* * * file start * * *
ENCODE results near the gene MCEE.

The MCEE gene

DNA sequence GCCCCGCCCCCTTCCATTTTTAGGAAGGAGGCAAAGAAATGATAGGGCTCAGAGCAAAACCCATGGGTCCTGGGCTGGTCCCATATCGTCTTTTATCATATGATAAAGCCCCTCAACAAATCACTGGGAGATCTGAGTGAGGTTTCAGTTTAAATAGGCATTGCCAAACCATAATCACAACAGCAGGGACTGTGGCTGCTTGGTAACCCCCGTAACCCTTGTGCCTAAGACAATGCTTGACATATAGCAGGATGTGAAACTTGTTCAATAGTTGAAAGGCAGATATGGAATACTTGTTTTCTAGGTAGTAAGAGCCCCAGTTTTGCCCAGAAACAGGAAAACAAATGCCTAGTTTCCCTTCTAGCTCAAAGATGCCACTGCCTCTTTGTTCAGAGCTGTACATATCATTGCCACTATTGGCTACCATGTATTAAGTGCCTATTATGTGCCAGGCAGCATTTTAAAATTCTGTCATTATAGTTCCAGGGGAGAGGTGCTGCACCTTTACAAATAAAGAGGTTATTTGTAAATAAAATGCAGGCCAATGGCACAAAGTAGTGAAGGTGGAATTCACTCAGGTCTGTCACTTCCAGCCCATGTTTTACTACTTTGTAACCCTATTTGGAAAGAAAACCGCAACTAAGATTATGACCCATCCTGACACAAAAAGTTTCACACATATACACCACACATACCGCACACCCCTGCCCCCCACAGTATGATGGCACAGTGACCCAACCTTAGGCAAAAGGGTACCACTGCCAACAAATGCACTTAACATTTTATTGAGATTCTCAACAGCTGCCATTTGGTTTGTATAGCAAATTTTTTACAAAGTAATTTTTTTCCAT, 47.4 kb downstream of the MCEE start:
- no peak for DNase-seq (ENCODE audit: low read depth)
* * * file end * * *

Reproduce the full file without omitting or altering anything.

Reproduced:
ENCODE results near the gene MCEE.

The MCEE gene

DNA sequence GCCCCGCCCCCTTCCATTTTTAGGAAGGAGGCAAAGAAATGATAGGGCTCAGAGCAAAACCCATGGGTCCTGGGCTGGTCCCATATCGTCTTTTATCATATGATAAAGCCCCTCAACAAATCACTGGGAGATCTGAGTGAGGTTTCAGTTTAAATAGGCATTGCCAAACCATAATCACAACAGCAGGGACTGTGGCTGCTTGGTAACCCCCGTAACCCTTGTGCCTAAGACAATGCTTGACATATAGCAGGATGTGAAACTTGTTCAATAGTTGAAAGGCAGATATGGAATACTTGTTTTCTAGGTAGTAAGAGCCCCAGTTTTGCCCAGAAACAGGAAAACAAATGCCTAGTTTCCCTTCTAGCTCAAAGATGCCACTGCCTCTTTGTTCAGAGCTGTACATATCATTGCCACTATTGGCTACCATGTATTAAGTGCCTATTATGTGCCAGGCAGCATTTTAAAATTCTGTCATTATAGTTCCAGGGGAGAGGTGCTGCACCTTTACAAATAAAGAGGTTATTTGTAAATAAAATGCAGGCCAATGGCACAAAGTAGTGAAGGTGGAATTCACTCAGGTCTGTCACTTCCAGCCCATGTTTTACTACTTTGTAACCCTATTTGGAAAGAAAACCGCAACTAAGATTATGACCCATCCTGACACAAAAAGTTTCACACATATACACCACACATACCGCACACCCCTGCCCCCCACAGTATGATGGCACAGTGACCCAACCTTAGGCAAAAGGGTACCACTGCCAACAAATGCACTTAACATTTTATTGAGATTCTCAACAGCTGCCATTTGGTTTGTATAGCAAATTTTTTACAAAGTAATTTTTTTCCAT, 47.4 kb downstream of the MCEE start:
- no peak for DNase-seq (ENCODE audit: low read depth)